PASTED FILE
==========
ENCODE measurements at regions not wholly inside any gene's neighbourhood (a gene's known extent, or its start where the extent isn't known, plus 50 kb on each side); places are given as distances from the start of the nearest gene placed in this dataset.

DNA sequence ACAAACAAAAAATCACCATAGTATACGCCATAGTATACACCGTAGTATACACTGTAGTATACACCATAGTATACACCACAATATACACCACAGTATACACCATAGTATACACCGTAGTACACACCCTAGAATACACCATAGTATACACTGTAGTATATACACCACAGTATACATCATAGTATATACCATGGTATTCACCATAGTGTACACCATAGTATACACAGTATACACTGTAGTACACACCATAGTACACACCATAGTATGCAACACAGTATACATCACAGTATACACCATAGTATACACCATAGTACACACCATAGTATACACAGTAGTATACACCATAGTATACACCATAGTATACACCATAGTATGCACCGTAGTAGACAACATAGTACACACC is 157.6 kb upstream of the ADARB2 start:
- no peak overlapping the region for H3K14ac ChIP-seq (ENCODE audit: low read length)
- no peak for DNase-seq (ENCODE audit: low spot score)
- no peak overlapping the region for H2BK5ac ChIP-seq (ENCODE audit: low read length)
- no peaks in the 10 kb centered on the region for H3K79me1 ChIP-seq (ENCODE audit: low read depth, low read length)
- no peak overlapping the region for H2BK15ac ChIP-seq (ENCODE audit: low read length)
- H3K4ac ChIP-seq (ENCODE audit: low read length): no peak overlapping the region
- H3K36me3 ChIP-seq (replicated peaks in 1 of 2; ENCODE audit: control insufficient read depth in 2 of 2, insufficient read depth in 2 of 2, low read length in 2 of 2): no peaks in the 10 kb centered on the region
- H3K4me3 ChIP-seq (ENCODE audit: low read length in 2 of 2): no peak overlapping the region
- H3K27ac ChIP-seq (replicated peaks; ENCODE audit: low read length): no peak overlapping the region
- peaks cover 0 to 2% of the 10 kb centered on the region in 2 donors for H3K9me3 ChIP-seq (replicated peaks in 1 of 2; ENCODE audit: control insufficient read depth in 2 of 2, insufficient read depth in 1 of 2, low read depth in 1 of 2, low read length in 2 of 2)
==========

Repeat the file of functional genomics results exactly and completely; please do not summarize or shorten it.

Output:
ENCODE measurements at regions not wholly inside any gene's neighbourhood (a gene's known extent, or its start where the extent isn't known, plus 50 kb on each side); places are given as distances from the start of the nearest gene placed in this dataset.

DNA sequence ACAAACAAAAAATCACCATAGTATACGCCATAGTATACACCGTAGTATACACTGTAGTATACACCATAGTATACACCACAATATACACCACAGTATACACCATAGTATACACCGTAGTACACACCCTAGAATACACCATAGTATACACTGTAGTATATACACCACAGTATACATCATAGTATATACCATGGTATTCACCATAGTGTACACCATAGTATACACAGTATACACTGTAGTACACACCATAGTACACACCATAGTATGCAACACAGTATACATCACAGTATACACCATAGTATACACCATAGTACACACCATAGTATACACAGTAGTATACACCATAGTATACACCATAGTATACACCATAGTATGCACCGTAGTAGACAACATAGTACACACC is 157.6 kb upstream of the ADARB2 start:
- no peak overlapping the region for H3K14ac ChIP-seq (ENCODE audit: low read length)
- no peak for DNase-seq (ENCODE audit: low spot score)
- no peak overlapping the region for H2BK5ac ChIP-seq (ENCODE audit: low read length)
- no peaks in the 10 kb centered on the region for H3K79me1 ChIP-seq (ENCODE audit: low read depth, low read length)
- no peak overlapping the region for H2BK15ac ChIP-seq (ENCODE audit: low read length)
- H3K4ac ChIP-seq (ENCODE audit: low read length): no peak overlapping the region
- H3K36me3 ChIP-seq (replicated peaks in 1 of 2; ENCODE audit: control insufficient read depth in 2 of 2, insufficient read depth in 2 of 2, low read length in 2 of 2): no peaks in the 10 kb centered on the region
- H3K4me3 ChIP-seq (ENCODE audit: low read length in 2 of 2): no peak overlapping the region
- H3K27ac ChIP-seq (replicated peaks; ENCODE audit: low read length): no peak overlapping the region
- peaks cover 0 to 2% of the 10 kb centered on the region in 2 donors for H3K9me3 ChIP-seq (replicated peaks in 1 of 2; ENCODE audit: control insufficient read depth in 2 of 2, insufficient read depth in 1 of 2, low read depth in 1 of 2, low read length in 2 of 2)